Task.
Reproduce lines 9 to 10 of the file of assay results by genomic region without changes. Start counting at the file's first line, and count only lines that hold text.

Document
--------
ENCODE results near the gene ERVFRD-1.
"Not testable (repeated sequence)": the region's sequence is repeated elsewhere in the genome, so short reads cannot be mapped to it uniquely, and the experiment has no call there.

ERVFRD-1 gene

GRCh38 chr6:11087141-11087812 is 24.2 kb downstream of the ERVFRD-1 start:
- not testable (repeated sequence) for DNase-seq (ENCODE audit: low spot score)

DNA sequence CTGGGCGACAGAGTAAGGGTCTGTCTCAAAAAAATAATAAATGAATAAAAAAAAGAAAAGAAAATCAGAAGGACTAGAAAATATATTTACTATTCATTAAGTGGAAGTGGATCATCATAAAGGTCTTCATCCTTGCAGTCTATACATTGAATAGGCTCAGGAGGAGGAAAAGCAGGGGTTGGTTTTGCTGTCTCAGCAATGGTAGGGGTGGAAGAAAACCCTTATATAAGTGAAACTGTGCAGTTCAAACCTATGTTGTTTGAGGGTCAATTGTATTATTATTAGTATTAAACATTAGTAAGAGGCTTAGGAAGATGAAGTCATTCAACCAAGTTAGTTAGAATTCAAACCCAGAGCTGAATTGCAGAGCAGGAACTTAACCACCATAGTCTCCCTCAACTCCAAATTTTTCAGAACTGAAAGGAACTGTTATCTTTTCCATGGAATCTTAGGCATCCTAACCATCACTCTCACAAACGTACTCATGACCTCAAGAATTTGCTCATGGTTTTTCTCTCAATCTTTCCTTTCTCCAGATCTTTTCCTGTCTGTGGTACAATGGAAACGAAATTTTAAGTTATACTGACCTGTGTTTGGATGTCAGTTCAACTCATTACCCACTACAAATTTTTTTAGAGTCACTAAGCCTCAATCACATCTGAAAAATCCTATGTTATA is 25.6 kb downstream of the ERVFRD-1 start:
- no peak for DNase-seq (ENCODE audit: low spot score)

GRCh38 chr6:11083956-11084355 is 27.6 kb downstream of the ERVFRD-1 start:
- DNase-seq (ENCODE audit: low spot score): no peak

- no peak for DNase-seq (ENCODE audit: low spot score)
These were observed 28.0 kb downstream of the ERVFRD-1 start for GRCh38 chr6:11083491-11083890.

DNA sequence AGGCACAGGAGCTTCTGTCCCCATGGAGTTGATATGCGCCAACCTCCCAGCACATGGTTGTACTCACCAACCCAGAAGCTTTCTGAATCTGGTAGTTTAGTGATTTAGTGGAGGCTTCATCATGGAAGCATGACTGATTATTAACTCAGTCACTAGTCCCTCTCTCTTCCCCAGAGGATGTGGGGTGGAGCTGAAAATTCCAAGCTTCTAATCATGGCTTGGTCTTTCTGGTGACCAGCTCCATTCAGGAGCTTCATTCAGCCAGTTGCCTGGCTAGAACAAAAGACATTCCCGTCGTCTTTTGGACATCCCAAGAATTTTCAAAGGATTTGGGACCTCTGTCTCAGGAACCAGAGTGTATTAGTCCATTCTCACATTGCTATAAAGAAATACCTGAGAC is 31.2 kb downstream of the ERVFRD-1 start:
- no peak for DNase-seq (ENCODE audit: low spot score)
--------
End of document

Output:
- DNase-seq (ENCODE audit: low spot score): no peak

- no peak for DNase-seq (ENCODE audit: low spot score)